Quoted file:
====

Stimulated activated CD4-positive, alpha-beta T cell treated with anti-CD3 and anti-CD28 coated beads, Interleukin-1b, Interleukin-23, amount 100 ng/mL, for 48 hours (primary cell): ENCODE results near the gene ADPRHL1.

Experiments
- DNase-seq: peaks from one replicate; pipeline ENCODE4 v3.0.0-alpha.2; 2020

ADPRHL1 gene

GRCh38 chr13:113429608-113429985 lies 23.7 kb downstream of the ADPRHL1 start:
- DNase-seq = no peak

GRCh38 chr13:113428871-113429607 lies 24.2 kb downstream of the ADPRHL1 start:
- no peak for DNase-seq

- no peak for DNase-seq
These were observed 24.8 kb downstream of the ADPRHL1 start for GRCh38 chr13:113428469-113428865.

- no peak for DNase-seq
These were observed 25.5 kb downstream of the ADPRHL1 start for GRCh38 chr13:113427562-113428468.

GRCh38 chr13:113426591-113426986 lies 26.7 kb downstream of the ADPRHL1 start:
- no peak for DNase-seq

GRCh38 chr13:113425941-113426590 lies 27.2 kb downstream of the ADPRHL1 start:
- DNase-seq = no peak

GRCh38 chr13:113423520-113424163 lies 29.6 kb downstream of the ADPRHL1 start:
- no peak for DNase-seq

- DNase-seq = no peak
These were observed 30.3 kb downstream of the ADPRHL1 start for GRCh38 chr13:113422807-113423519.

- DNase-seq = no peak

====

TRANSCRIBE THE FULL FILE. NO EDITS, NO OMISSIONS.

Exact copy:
Stimulated activated CD4-positive, alpha-beta T cell treated with anti-CD3 and anti-CD28 coated beads, Interleukin-1b, Interleukin-23, amount 100 ng/mL, for 48 hours (primary cell): ENCODE results near the gene ADPRHL1.

Experiments
- DNase-seq: peaks from one replicate; pipeline ENCODE4 v3.0.0-alpha.2; 2020

ADPRHL1 gene

GRCh38 chr13:113429608-113429985 lies 23.7 kb downstream of the ADPRHL1 start:
- DNase-seq = no peak

GRCh38 chr13:113428871-113429607 lies 24.2 kb downstream of the ADPRHL1 start:
- no peak for DNase-seq

- no peak for DNase-seq
These were observed 24.8 kb downstream of the ADPRHL1 start for GRCh38 chr13:113428469-113428865.

- no peak for DNase-seq
These were observed 25.5 kb downstream of the ADPRHL1 start for GRCh38 chr13:113427562-113428468.

GRCh38 chr13:113426591-113426986 lies 26.7 kb downstream of the ADPRHL1 start:
- no peak for DNase-seq

GRCh38 chr13:113425941-113426590 lies 27.2 kb downstream of the ADPRHL1 start:
- DNase-seq = no peak

GRCh38 chr13:113423520-113424163 lies 29.6 kb downstream of the ADPRHL1 start:
- no peak for DNase-seq

- DNase-seq = no peak
These were observed 30.3 kb downstream of the ADPRHL1 start for GRCh38 chr13:113422807-113423519.

- DNase-seq = no peak